“In my years of working with people, I have noticed that the psychological hallmark of eating issues is the conflicts people have around their needs. If you have a food addiction, you may not recognize when you are really hungry, what you are hungry for, and when you are full. You may not realize what other needs you have that are masked by your obsession with food. When you explore inside, you may find that your constant thinking about food has distracted you from feeling other unmet needs.”

Our issues about hunger come from conflicts about how we care for ourselves, leading to low self-esteem and people-pleasing behavior. This includes the following:

  • Taking care of others instead of yourself
  • Feeling like a martyr
  • Denying your needs in favor of others’ needs
  • Believing that you don’t have the permission, time, or resources to pay attention to your needs

Online Book Party for Self-Therapy, Vol. 3.


WelcoOnline book party for Self-therapy Vol. 3me to my first online book party. This free party is for my newly published book, Self-Therapy, Vol. 3.

I am excited to try holding a book part by videoconference.

Tuesday, July 12
5-6:30 pm pacific time (8-9:30 pm eastern)

The first book in this series, Self-Therapy, brought Internal Family Systems Therapy (IFS) to both Self-Therapy, Vol. 3therapists and the general public. Vol. 3 shows how IFS can be used to transform a variety of important psychological issues. You don’t need to have read Vol 2. If you have been using IFS with your clients or in your own inner work, this book will help you to heal and transform eating issues, procrastination, the inner critic, depression, perfectionism, anger, communication, and more.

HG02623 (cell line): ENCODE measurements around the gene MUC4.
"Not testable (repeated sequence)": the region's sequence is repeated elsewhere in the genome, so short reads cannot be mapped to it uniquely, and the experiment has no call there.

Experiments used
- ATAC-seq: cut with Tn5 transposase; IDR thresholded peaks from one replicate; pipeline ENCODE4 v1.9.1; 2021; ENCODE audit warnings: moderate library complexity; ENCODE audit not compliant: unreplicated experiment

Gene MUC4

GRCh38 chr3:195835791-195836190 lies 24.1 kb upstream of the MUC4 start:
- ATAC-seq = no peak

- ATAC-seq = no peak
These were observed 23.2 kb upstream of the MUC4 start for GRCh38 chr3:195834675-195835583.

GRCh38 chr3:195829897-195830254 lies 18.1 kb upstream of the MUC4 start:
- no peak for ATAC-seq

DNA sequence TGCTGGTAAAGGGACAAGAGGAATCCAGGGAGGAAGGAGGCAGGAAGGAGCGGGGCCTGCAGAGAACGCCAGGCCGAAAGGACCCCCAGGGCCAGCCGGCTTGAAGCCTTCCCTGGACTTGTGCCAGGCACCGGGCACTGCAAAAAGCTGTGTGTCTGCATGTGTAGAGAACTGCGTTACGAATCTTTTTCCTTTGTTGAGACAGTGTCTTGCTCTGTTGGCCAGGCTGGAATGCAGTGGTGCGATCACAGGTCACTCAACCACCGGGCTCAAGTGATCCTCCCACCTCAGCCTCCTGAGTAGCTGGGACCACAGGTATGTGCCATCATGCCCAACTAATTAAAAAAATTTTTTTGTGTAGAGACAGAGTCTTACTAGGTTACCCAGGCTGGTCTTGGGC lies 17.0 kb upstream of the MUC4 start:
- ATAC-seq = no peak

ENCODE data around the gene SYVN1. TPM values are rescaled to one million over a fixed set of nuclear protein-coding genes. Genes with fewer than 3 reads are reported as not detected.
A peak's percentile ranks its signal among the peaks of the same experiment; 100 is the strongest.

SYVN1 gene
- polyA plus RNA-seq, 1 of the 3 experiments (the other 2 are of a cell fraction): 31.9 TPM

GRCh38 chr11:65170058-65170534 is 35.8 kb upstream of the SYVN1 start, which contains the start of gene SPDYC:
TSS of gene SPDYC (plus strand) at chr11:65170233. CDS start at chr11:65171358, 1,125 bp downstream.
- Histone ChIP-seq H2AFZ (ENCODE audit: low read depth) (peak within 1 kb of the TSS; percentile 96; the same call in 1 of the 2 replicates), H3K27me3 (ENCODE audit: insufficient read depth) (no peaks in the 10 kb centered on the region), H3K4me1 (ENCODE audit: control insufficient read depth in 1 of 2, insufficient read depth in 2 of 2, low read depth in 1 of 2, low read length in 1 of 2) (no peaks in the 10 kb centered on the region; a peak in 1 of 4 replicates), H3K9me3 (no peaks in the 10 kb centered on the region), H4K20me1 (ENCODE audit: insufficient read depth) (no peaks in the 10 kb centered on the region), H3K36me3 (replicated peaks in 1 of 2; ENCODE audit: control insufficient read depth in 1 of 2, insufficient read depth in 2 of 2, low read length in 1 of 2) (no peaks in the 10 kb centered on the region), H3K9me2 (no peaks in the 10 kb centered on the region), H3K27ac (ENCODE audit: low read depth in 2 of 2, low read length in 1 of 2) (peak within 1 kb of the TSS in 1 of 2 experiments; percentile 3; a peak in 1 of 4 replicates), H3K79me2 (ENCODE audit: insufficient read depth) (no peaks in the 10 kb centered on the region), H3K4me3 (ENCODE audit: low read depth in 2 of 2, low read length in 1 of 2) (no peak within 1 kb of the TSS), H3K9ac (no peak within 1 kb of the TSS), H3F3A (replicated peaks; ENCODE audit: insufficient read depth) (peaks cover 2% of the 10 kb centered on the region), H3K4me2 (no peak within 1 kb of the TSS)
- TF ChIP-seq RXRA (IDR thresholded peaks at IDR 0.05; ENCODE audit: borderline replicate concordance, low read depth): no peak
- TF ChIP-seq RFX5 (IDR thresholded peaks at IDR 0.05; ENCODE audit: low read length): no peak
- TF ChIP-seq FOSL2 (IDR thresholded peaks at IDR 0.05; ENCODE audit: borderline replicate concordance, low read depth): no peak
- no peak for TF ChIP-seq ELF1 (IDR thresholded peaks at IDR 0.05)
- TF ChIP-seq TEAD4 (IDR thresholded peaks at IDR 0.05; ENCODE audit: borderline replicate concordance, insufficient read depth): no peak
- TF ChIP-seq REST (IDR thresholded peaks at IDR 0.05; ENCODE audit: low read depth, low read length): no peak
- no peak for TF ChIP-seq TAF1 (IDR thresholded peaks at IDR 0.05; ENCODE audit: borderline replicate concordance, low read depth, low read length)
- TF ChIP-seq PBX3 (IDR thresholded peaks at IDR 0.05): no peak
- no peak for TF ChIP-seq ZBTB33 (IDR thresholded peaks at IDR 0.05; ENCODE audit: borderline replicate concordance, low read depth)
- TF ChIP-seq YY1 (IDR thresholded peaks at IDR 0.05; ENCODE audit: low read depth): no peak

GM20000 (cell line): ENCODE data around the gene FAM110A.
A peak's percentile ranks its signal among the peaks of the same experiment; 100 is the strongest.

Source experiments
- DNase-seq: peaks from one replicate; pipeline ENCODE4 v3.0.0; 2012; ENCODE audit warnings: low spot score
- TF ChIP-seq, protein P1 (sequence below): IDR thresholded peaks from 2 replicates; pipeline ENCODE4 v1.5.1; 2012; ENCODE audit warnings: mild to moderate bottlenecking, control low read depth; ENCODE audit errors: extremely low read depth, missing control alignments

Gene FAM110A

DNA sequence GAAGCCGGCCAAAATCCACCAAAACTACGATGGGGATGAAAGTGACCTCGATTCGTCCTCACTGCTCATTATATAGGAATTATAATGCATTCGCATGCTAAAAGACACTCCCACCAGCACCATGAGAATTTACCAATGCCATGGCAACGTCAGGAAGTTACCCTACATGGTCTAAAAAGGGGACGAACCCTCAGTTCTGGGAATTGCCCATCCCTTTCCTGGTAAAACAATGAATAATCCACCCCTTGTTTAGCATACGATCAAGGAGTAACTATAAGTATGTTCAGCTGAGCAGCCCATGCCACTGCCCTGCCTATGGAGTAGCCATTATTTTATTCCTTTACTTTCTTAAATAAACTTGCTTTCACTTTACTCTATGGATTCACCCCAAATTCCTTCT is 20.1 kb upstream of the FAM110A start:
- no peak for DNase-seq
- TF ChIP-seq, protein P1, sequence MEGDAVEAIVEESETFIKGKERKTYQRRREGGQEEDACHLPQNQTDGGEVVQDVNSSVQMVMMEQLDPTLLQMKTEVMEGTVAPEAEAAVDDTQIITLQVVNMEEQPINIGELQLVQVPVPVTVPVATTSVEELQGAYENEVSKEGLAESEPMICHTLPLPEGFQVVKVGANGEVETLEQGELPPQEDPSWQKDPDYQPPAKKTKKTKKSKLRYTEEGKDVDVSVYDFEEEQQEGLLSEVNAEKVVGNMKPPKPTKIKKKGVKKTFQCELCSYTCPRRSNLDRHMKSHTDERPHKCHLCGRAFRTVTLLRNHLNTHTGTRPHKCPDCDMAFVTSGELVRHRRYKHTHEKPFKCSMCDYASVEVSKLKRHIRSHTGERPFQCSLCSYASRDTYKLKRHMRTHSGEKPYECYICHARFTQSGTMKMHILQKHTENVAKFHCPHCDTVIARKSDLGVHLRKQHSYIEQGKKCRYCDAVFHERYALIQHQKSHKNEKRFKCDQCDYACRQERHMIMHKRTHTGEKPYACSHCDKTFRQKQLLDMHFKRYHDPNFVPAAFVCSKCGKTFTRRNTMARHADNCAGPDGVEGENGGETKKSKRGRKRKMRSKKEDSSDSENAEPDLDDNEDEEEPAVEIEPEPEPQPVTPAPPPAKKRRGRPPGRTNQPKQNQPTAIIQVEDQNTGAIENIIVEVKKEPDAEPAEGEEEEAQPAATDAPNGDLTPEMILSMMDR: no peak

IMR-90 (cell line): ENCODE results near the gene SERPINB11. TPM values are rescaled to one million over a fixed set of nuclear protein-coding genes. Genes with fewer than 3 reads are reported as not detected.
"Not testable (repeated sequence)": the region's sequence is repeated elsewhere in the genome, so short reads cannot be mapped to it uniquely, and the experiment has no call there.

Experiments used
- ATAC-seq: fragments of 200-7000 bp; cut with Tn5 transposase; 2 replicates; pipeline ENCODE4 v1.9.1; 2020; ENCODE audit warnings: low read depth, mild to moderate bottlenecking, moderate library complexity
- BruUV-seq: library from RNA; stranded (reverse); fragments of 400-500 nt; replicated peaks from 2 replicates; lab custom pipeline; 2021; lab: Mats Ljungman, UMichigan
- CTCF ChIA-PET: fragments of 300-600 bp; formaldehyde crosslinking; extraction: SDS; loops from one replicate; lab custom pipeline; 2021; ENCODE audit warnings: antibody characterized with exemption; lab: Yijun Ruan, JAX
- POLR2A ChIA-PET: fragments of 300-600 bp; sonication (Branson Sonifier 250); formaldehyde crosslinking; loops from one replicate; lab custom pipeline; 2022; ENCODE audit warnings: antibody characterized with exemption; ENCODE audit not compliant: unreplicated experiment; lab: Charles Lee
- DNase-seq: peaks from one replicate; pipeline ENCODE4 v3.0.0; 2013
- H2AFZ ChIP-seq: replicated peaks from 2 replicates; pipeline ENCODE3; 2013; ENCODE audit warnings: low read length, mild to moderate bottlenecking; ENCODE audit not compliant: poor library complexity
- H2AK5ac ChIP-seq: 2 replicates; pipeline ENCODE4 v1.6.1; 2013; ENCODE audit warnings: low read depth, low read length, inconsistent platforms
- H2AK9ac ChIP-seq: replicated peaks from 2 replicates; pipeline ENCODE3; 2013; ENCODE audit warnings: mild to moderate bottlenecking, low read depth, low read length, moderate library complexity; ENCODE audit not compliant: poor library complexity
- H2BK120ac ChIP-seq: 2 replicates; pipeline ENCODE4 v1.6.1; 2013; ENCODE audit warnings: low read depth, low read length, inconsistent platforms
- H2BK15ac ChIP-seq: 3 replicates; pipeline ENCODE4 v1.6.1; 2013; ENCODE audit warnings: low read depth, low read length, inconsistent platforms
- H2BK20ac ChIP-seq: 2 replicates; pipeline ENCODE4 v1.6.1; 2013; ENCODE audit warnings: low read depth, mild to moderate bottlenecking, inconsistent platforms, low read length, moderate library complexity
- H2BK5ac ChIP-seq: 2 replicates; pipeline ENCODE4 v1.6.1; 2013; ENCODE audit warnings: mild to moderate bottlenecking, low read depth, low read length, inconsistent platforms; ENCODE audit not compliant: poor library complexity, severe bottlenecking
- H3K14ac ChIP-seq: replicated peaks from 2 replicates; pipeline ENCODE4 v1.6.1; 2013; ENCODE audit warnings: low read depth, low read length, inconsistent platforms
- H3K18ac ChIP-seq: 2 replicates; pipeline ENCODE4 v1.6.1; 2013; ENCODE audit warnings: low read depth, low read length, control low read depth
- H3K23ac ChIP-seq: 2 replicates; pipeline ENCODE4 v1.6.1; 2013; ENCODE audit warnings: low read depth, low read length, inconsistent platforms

This online book party will be held by videoconference so we can all see each other. Come and have a fun evening!

It will include:

  • A discussion of the book and an opportunity to purchase it.
  • A guided meditation based on one of the chapters.
  • A chance to mingle and get to know the people attending.
  • A description of Vol. 2 and the upcoming Vol. 4 in the Self-Therapy Series.
  • Question answered about IFS, the content of Vol. 3, my books and other products, my classes and groups, Self-Therapy Journey, or anything else.

Click here to register for free.


Changing Procrastination with IFS

The ProcrastinatorChanging Procrastination with IFS is an excerpt from my new book, Self-Therapy, Vol. 3